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Occupational Safety and Health 6th Edition Lecture Notes

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Presentation on theme: "Occupational Safety and Health 6th Edition Lecture Notes"— Presentation transcript:

1 Occupational Safety and Health 6th Edition Lecture Notes
By: Dr. David Goetsch

2 Violence in the Workplace
Chapter Thirteen Violence in the Workplace

3 Dealing with Workplace Violence
Preventing workplace violence is a natural extension of the responsibilities of safety and health professionals. Like the traditional responsibilities of such professionals, dealing with workplace violence involves such activities as: Hazard analysis Records analysis Tracking Trend monitoring Incident analysis

4 Key Concepts Relating to Workplace Violence
Key concepts relating to workplace violence include the following: Occupational violent crime (OVC) Employee Outsider Employee-related outsider Customer These terms have definitions relating specifically to workplace violence.

5 Statistics of Workplace Violence
Approximately one million people are victims of workplace violence every year. These incidents result in more than 1.75 million lost day of work annually. Almost 40 percent of all violent acts in the workplace are committed by males. The majority of violent incidents reported each year (75%) are fistfights.

6 Employee Rights When dealing with violent incidents on the job, it is important to remember that even the perpetrator has rights. Employee rights are protected by: Employment contracts Collective bargaining agreements Various local, state, and federal civil rights statutes To the extent possible, when dealing with a violent employee, follow the procedures stipulated in contracts, agreements, and statutes.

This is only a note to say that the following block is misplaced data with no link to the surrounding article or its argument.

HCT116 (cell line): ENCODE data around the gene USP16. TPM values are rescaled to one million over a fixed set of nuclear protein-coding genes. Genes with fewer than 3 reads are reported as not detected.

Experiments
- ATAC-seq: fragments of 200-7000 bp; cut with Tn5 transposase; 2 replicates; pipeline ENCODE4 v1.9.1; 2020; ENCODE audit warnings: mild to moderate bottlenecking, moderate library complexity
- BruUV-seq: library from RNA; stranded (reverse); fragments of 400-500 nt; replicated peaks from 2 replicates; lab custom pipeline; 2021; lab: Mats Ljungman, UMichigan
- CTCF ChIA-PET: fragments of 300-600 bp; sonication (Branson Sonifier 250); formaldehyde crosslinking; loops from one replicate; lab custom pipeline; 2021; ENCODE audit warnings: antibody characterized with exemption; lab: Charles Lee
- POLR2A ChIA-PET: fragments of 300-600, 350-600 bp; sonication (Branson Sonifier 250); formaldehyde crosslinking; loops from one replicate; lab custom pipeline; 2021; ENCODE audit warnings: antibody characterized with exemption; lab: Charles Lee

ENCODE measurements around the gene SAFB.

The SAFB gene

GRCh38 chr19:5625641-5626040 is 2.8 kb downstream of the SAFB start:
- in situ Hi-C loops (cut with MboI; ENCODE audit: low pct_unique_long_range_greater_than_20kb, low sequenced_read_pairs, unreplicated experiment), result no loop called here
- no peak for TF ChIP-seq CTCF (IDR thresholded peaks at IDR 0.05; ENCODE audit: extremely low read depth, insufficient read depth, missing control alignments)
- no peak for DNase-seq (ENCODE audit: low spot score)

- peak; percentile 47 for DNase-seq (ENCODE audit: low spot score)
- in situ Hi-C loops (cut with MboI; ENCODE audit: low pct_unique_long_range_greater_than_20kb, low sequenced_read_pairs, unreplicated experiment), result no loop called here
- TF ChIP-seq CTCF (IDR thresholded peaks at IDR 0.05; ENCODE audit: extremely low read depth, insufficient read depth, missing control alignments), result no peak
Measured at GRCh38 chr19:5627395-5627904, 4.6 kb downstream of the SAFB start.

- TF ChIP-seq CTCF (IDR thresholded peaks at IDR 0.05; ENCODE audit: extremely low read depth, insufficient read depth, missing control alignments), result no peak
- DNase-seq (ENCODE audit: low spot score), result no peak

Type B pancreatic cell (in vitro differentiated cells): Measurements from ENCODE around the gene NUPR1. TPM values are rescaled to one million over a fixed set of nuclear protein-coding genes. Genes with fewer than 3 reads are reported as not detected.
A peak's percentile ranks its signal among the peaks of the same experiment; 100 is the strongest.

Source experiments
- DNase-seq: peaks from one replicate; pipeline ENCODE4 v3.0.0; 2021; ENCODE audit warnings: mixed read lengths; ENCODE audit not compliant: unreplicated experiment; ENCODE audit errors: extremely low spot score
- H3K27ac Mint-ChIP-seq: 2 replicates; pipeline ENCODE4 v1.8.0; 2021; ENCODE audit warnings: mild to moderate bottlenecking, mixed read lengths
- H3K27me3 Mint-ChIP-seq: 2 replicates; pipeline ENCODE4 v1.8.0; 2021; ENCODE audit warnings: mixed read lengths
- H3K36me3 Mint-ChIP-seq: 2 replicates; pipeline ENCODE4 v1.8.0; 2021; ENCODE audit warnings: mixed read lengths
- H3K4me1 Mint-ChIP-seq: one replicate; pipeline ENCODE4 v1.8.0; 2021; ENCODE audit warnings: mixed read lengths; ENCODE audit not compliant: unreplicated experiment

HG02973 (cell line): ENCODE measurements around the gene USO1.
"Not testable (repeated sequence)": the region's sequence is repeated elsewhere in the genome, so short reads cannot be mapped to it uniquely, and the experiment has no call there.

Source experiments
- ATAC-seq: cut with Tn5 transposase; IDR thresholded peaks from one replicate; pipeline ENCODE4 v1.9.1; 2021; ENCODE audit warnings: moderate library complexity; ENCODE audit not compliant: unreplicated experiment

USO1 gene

7 Perpetrator’s Rights Although it is important that employers consider perpetrators’ rights when dealing with workplace violence, it is equally important that they act prudently to prevent harm to other employees and customers.

8 Liability in Workplace Violence
The exclusivity provision of workers’ compensation laws provide employers with some protection from liability in cases of workplace violence, provided that the incident is work-related. When this is the case, workers’ compensation is the injured employee’s exclusive remedy.

9 NIOSH Guidelines for Workplace Violence
A violent act can be considered an on-the-job incident, even if it is committed away from the workplace. Specific guidelines have been established by NIOSH for determining whether a violent act can be classified as an on-the-job incident.

10 Crime Reduction through Environmental Design (CRTED)
The concept of crime reduction through environmental design (CRTED) has the following elements: Natural surveillance Control of access Establishment of territoriality Activity support Administrative controls

11 OSHA Voluntary Advisory Guidelines
OSHA has produced voluntary advisory guidelines relating to workplace violence. Although the guidelines are aimed specifically at the night retail industry, they provide an excellent framework that can be used in other industries including: Manufacturing Transportation Processing

12 Elements of OSHA Guideline Framework
The framework for voluntary advisory guidelines relating to workplace violence produced by OSHA include the following elements: Management commitment and employee involvement Workplace analysis and hazard prevention control Safety and health training Record-keeping and evaluation

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